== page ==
In the past couple months, Twitch has gotten into the habit of running ads for big streamers’ events on other streamers’ broadcasts—first with the Tyler “Ninja” Blevins New Years Eve extravaganza last month, and, more recently, ahead of a Pro Bowl event hosted over the weekend by Imane “Pokimane” Anys. Streamers don’t love it, and now Twitch says it’s putting that practice to bed.
The company responded to blowback in a statement to streamers that it posted to Twitter today, acknowledging that these ads “caused concern across our broader Twitch creators that these advertisements may drive their audiences elsewhere” and saying it “will avoid running advertisements in the future for on-site events and/or creators that potentially drive your viewers to other Twitch channels.”
In both Ninja’s and Pokimane’s cases, streamers didn’t like the idea of being forced to advertise for other, already successful streamers who might gobble up their audiences. Viewers and streamers were especially surprised to see Twitch reprise this widely maligned song and dance just a month after Ninja’s NYE event took so much flak for it.
“I thought people were pretty vocal recently about their displeasure of other broadcasters being advertised on their channels, so why the fuck are my viewers seeing Pokimane ads?” longtime streamer Sam “Strippin” Thorne said on Twitter last week, echoing a sentiment shared by many other streamers.
In response to the furor, Pokimane, like Ninja before her, argued that pushes from big companies like Twitch, the NFL, and (in Ninja’s case) Red Bull benefit all streamers—not just the ones scoring the big deals. “I love to see streamers be a part of big company campaigns like this,” she said during a stream from the Pro Bowl. “It means that the whole industry for streamers is doing well.”
In today’s statement, Twitch said it thought the ads helped “spotlight exciting events taking place on-site with some of our creators” and were ultimately the product of “good intentions.” However, the ensuing reaction is a product of the environment the company has created by fostering breakneck competition that largely benefits Twitch, rather than its army of contractors.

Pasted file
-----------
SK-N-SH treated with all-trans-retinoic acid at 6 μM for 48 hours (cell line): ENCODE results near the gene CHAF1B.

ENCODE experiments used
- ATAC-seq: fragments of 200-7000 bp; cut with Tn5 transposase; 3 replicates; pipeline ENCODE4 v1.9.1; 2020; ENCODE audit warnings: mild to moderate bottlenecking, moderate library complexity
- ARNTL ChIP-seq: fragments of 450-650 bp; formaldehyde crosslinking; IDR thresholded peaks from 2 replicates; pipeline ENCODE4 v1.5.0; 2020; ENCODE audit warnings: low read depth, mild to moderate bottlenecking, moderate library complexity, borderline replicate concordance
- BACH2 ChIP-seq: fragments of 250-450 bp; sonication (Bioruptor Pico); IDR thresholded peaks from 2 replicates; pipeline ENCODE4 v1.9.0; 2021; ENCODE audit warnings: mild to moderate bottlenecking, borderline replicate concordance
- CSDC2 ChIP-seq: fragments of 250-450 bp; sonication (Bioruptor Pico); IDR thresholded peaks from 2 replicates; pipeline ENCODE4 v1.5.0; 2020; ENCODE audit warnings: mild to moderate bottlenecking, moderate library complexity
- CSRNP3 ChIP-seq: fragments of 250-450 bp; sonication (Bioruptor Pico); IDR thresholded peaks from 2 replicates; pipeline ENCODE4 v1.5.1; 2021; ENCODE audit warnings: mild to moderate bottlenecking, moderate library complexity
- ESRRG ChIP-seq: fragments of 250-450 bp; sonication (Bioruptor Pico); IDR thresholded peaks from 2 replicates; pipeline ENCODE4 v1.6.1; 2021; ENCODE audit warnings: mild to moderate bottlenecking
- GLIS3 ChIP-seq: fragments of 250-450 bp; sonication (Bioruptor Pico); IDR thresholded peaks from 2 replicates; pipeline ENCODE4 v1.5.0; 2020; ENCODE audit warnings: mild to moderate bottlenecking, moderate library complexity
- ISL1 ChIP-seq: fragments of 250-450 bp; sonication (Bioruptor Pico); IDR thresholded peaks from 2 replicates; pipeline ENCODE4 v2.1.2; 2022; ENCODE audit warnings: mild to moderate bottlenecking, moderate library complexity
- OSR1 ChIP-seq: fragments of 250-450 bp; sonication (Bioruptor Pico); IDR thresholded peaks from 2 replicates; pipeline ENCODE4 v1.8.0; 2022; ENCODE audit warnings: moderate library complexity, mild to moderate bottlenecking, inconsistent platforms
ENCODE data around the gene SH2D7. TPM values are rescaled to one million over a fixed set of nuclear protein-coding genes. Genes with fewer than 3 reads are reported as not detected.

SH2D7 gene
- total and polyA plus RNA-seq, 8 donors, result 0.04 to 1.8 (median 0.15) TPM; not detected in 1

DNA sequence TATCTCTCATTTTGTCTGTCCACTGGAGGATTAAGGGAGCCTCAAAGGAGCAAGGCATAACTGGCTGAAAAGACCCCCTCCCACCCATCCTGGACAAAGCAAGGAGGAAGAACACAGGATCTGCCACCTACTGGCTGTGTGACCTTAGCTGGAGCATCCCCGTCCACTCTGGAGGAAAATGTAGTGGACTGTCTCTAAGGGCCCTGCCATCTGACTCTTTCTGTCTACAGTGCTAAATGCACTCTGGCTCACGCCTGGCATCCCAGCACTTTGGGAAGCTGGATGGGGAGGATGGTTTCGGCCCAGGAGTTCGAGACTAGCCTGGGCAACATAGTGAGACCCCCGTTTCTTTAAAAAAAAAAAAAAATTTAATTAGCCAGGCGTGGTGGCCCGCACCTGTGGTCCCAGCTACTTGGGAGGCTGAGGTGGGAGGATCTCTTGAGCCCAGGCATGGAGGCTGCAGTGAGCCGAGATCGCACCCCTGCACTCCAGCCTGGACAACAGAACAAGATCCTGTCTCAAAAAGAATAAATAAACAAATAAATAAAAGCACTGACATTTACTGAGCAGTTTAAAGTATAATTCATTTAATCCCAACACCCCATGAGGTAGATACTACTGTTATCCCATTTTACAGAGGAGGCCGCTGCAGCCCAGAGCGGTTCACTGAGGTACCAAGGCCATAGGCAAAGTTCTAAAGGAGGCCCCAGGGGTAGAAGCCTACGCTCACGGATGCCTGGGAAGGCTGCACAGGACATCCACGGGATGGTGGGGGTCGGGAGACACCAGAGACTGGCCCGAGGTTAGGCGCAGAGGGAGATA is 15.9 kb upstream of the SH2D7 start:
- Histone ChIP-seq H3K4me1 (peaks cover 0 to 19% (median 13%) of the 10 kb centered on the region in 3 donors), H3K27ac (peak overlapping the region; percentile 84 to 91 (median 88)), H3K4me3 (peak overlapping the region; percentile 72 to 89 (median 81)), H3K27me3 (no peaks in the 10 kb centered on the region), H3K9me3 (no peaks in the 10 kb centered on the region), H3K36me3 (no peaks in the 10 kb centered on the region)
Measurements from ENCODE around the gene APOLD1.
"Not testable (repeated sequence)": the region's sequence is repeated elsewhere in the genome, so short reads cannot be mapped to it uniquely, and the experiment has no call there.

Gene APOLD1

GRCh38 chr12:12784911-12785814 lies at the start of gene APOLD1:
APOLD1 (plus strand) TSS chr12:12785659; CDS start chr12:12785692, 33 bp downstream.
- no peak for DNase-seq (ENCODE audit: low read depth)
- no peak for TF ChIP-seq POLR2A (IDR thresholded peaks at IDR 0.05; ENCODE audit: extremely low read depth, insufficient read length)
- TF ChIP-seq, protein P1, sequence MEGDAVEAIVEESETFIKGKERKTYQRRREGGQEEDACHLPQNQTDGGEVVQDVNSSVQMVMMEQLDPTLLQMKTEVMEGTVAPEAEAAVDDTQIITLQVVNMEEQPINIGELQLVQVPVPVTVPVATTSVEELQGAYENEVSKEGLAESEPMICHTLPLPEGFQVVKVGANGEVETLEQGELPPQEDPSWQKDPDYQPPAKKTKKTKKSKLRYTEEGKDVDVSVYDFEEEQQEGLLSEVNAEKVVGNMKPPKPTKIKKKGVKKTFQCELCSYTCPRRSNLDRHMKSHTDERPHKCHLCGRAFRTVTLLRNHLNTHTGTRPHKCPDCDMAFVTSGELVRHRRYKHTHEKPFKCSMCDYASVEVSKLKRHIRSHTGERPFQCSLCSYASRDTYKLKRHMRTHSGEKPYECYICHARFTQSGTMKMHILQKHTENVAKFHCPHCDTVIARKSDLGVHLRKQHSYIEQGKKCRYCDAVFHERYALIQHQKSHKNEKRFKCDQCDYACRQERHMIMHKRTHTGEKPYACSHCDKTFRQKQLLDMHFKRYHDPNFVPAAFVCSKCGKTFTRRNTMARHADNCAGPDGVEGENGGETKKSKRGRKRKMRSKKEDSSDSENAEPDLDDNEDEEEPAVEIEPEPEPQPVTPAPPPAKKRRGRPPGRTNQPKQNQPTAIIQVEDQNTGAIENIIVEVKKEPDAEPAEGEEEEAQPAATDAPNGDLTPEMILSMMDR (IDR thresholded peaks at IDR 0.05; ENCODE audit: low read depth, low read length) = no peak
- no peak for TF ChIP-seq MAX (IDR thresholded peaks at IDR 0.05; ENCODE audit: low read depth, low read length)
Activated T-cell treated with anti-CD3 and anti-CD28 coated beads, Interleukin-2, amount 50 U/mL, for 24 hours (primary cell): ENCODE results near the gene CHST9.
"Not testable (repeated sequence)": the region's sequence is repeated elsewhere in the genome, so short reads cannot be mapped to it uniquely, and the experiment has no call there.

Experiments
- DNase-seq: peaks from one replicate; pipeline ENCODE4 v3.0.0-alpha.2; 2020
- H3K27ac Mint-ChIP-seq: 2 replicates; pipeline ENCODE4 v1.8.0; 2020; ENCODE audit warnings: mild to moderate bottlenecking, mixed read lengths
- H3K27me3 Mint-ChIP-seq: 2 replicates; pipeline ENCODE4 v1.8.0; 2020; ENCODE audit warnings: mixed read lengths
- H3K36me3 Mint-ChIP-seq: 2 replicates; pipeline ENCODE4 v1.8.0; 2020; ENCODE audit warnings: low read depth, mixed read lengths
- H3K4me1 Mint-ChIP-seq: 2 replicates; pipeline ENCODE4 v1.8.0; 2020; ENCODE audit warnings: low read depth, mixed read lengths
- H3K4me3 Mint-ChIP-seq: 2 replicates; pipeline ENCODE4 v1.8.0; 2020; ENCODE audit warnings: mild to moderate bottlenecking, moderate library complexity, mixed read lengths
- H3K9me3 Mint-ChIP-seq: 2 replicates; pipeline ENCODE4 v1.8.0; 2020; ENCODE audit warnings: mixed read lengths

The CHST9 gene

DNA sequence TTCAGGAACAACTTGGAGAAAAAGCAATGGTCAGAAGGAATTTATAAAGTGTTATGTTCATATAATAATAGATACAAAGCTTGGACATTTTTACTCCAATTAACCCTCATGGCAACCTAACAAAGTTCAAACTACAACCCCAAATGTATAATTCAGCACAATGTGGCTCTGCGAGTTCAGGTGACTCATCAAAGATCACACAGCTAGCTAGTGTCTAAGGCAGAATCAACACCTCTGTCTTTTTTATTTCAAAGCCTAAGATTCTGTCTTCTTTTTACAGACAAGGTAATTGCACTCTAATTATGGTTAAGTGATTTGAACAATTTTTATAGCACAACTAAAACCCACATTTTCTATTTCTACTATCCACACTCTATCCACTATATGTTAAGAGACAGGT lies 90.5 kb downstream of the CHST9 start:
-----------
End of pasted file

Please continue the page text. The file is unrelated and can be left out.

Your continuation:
Not only is Twitch rife with differences between streamers of different popularity levels, the company has gamified the ensuing competition with tiers that encourage smaller streamers to work until their bones ache and their eyelids are heavy for an opportunity to be on a similar playing field to the big boys and girls—and implicitly encourage streamers to be wary of each other. To Twitch’s credit, it’s taken steps in recent times to lessen the burden on smaller, non-partnered streamers somewhat by giving them more options and features, but it’s still hard to envision a situation in which the trickle-down model championed by Twitch, Ninja, and Pokimane authentically benefits everyone, rather than mostly just those at the top.
“We always want you to hold us accountable, and we’re glad you are here,” Twitch said in its statement. “We’ll continue to invest in finding ways to support all creators on Twitch and look forward to you helping us do that.” Here’s hoping that actually means all, and not just some of all.